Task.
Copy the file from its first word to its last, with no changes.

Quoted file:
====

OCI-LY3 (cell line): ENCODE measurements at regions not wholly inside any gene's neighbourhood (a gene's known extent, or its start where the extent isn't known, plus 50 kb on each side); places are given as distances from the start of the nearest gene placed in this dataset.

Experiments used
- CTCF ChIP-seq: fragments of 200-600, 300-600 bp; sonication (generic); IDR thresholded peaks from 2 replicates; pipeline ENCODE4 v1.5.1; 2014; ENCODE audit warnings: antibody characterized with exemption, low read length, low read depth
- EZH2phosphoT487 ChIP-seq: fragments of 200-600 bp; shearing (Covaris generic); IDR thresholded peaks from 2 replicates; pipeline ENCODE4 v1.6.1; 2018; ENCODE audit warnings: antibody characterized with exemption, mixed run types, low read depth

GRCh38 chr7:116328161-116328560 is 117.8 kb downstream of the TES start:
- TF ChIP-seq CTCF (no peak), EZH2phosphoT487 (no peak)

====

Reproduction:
OCI-LY3 (cell line): ENCODE measurements at regions not wholly inside any gene's neighbourhood (a gene's known extent, or its start where the extent isn't known, plus 50 kb on each side); places are given as distances from the start of the nearest gene placed in this dataset.

Experiments used
- CTCF ChIP-seq: fragments of 200-600, 300-600 bp; sonication (generic); IDR thresholded peaks from 2 replicates; pipeline ENCODE4 v1.5.1; 2014; ENCODE audit warnings: antibody characterized with exemption, low read length, low read depth
- EZH2phosphoT487 ChIP-seq: fragments of 200-600 bp; shearing (Covaris generic); IDR thresholded peaks from 2 replicates; pipeline ENCODE4 v1.6.1; 2018; ENCODE audit warnings: antibody characterized with exemption, mixed run types, low read depth

GRCh38 chr7:116328161-116328560 is 117.8 kb downstream of the TES start:
- TF ChIP-seq CTCF (no peak), EZH2phosphoT487 (no peak)